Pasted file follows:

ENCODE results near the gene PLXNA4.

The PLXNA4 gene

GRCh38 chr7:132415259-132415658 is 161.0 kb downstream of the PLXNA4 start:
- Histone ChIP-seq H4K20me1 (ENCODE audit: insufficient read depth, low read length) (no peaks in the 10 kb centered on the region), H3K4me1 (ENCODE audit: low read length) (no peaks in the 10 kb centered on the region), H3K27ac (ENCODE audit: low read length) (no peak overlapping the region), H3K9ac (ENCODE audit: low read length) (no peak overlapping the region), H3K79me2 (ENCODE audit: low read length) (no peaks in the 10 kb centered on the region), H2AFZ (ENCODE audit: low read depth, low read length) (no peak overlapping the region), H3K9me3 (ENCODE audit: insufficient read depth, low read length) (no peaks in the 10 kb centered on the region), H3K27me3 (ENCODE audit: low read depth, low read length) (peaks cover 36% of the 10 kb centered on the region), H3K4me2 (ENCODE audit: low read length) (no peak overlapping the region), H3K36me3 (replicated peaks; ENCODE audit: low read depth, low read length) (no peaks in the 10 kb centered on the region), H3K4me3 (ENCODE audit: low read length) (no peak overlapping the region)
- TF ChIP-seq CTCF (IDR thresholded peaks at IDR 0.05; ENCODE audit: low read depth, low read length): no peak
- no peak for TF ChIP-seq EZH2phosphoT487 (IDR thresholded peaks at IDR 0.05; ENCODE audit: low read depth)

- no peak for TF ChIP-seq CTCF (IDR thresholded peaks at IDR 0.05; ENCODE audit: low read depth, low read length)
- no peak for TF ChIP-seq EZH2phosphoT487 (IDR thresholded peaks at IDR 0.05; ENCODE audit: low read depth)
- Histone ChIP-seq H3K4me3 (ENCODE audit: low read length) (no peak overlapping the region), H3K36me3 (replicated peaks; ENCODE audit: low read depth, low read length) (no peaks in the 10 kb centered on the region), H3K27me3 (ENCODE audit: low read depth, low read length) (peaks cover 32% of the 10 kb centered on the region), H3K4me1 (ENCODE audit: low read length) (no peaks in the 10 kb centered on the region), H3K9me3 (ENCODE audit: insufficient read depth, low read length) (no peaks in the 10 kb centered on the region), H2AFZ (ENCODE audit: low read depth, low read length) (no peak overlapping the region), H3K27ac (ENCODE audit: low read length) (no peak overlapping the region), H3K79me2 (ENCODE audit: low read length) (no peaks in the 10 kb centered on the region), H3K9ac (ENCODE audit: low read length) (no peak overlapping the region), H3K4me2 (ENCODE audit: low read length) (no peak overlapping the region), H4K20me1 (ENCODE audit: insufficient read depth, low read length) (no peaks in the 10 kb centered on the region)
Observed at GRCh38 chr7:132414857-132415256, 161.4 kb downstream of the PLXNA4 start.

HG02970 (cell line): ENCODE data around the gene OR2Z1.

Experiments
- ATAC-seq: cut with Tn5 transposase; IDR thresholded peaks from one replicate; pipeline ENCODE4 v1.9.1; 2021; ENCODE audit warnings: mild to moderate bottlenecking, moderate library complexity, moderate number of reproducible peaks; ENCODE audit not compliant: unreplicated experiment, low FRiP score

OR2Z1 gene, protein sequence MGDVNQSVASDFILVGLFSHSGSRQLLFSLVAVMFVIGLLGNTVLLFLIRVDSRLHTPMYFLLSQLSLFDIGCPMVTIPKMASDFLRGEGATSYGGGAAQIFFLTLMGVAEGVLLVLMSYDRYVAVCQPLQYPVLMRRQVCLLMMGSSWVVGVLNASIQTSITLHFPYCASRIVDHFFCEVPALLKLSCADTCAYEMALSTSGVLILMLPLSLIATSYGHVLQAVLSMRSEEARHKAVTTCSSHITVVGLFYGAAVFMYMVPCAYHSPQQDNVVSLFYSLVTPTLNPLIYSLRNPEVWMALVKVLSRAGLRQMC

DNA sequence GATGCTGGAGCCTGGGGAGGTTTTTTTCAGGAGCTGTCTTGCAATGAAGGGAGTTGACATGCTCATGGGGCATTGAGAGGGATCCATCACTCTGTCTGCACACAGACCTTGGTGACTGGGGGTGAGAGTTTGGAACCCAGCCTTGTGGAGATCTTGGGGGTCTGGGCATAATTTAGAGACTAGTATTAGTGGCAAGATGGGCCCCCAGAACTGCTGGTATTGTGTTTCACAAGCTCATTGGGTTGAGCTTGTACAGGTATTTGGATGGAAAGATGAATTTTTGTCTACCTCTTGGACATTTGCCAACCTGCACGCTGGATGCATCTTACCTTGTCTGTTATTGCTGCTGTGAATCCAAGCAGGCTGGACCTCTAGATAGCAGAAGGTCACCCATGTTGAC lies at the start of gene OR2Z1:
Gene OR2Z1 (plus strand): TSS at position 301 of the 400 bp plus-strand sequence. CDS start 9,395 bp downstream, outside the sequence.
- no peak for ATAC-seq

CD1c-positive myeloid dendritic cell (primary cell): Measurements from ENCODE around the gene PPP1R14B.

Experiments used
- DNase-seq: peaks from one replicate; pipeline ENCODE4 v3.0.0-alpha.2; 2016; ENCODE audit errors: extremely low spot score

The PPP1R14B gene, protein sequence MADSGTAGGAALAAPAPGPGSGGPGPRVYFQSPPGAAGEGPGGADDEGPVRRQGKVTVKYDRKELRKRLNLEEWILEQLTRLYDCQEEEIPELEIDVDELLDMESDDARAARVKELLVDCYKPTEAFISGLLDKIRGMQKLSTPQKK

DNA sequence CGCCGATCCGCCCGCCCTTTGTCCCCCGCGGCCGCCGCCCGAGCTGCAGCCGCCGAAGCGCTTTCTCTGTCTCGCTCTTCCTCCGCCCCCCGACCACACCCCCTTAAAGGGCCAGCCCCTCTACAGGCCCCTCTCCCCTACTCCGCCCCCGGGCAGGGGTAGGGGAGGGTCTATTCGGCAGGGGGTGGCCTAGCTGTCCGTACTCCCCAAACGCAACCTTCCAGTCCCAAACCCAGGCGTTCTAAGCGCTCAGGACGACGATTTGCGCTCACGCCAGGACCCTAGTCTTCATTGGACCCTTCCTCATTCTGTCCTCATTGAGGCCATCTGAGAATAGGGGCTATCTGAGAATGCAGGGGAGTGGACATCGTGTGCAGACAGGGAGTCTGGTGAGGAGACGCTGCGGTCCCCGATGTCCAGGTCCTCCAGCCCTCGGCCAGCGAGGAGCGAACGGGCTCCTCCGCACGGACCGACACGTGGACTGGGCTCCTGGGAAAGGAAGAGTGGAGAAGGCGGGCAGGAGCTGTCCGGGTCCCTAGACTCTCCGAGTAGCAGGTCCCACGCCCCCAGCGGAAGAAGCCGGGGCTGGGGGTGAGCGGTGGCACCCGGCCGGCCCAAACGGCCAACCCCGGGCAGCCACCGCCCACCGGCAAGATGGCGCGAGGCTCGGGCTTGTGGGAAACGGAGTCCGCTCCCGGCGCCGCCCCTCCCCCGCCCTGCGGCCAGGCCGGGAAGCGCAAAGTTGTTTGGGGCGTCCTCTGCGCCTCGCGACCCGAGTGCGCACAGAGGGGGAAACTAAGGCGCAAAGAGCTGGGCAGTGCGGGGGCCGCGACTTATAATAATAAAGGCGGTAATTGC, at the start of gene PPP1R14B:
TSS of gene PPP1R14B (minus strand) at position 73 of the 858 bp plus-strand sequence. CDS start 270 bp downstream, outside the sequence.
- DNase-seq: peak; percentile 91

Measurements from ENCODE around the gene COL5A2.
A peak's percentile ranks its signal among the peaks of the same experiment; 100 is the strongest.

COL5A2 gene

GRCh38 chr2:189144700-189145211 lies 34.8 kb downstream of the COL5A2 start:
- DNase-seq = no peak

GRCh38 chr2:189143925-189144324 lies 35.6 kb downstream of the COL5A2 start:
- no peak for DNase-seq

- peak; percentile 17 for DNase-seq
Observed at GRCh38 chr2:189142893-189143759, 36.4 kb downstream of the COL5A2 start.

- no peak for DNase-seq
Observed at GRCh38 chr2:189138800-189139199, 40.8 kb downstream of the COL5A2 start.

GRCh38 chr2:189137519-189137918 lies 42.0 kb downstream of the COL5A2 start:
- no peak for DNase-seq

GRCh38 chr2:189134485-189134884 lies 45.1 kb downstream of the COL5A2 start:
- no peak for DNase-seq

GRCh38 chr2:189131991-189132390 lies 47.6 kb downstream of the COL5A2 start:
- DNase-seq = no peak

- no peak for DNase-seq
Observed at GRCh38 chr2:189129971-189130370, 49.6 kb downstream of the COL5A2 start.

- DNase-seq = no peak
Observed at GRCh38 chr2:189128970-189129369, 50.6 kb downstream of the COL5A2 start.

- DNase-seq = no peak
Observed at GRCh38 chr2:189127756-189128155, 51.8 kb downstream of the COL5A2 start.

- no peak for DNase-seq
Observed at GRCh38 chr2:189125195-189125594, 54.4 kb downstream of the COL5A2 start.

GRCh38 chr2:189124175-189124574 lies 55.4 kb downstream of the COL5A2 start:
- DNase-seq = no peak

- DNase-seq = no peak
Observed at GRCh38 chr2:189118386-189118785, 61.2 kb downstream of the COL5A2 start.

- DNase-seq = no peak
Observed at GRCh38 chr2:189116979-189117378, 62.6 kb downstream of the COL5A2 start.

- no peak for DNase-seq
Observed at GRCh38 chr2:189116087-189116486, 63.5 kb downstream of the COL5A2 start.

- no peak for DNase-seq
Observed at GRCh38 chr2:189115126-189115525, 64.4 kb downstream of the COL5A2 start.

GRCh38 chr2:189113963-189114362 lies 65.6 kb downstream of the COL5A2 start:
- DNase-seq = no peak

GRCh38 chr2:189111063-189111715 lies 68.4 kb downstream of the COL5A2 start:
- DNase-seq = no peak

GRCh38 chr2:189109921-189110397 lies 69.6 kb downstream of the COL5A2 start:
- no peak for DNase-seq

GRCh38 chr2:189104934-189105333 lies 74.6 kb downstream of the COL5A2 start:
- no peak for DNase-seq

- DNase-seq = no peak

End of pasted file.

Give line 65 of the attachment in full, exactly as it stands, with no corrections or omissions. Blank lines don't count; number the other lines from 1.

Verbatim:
- no peak for DNase-seq